NEWCASTLE, England -- Conservation zones are in the wrong place to protect vulnerable coral reefs from the effects of global warming, an international team of scientists warned today.
Now the team – led jointly by Newcastle University and the Wildlife Conservation Society, New York – say that urgent action is needed to prevent the collapse of this important marine ecosystem.
The research, published today in the journal PLoS ONE, is the largest study of its kind to have been carried out, covering 66 sites across seven countries and spanning over a decade in the Indian Ocean.
Current protection zones – or ‘No-take areas’ (NTAs) – were set up to protect fish in the late 1960s and early 1970s, before climate change was a major issue.
The team – which comprises of experts from the UK, Australia, the US, Sweden and France – found the small-scale zones were not working to protect coral reefs against the effects of climate change.
They conclude that while the existing zones should not be removed, new areas are needed in the right place to protect corals against the effects of rising temperatures.
And they say that managing the system as a whole is crucial if coral reef communities are to have any hope of surviving the effects of global warming.
Lead researcher Nick Graham, of Newcastle University’s School of Marine Science and Technology, said: “We need a whole new approach – and we need to act now.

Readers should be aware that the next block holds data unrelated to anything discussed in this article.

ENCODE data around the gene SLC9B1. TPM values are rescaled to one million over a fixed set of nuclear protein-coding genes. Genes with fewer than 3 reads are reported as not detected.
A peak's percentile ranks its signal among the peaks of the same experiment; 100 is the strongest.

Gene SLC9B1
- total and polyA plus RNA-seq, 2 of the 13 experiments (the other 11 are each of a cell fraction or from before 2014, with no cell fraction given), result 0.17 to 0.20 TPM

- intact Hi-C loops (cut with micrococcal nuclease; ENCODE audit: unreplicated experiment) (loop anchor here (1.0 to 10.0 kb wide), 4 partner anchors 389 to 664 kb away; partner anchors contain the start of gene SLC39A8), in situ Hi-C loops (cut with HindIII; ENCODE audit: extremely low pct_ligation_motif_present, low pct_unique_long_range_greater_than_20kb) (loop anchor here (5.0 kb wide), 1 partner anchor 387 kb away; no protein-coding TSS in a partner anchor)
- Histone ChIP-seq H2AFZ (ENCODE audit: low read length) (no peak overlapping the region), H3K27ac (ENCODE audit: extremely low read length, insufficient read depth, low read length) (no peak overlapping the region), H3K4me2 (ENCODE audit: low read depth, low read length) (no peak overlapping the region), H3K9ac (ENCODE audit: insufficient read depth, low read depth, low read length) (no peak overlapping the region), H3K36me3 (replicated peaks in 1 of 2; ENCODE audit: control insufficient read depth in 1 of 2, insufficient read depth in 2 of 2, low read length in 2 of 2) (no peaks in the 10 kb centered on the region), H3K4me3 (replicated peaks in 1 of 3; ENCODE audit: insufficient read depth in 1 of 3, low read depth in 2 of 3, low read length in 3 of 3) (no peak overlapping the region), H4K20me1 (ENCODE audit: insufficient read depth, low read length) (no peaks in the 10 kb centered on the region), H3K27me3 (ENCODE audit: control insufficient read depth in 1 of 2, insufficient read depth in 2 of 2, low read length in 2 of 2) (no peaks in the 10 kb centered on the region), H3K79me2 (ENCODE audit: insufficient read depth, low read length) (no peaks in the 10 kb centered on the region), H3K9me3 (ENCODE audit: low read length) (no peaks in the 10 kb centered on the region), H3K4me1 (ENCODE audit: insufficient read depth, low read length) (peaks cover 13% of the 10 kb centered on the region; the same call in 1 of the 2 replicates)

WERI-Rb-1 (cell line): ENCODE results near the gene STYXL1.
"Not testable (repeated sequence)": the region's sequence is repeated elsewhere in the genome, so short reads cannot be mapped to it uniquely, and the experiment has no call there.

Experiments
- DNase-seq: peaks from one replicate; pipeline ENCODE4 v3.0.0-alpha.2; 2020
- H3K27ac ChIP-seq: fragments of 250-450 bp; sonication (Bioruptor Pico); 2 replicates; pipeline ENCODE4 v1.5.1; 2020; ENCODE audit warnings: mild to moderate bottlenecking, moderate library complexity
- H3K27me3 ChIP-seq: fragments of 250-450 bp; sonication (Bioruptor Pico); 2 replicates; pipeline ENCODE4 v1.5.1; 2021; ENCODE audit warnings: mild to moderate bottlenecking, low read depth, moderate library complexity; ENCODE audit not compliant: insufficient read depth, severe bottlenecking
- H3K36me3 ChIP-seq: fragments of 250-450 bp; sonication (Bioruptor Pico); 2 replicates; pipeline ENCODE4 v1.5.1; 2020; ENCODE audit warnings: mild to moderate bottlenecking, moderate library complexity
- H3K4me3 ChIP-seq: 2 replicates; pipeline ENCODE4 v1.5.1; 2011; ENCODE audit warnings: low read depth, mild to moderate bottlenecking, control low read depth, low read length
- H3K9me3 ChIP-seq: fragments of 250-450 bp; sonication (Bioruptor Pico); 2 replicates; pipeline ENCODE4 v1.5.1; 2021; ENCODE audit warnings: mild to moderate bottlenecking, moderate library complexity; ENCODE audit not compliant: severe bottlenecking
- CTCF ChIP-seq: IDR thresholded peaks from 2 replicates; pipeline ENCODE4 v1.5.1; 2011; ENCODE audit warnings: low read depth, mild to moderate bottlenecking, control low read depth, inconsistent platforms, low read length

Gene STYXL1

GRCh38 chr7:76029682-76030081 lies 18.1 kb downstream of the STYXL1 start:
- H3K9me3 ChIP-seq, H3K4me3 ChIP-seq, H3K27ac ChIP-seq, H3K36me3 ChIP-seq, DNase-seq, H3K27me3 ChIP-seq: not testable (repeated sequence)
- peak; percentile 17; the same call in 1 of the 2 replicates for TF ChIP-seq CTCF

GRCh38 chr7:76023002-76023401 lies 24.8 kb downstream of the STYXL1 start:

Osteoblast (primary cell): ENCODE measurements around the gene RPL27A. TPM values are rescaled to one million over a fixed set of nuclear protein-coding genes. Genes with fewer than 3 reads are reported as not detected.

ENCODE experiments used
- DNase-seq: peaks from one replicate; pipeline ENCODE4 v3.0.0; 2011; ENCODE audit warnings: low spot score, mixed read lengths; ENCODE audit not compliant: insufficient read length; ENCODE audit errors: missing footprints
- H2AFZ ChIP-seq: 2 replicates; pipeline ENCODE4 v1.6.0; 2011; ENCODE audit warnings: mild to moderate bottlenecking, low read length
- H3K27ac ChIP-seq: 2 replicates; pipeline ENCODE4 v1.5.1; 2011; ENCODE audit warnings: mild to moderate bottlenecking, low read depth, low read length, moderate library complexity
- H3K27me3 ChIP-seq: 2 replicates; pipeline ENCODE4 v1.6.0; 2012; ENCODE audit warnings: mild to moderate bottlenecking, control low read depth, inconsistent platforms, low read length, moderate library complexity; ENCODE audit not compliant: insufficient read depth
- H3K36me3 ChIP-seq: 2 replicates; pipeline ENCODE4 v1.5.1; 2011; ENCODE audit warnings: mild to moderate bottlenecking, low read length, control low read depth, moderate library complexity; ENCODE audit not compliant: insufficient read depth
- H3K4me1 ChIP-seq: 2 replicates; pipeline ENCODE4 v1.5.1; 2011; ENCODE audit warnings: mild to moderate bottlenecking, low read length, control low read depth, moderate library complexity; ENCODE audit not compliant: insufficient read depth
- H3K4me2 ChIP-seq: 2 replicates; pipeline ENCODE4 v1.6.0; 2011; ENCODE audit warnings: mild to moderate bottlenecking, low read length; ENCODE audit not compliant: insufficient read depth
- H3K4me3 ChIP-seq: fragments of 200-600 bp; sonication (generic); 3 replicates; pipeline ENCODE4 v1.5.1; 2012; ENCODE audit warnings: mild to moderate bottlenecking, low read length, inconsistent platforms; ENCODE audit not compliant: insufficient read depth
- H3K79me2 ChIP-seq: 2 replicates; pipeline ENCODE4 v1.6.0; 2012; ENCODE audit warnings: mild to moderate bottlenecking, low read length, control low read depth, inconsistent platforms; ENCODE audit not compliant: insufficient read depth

“Our research shows that many of the world’s existing no-take areas are in the wrong place.
“New protected zones are needed that focus on areas identified as escaping or recovering well from climate change impacts. But a major focus needs to be shifted towards increasing the resilience of the system as a whole – that means reducing as many other locally derived threats as possible.
“Coral dies when it is put under stress so what we need to be doing is reducing the direct human impact – such as over-fishing, pollution and sedimentation – across the whole area.
“By removing all these other stresses we are giving the coral the best chance of surviving and recovering from any changes in temperature that may occur as a result of global warming.”
Previous work by the team focused on the long-term impact of the 1998 event where global warming caused Indian Ocean surface temperatures to increase to unprecedented and sustained levels, killing off (or ‘bleaching’) more than 90 per cent of the inner Seychelles coral.
Although many areas are showing signs of long-term degradation, Mr Graham said it was positive to see that some locations either escaped the impact or have recovered.
“This provides the key to conserving coral reefs in the face of climate change,” he says. “We are not suggesting that we scrap the existing NTAs – in terms of protecting fish stocks they have been quite successful.
“But they are not effective against global warming and in order to ensure the long-term survival of this rich marine community that is what we need to address.”
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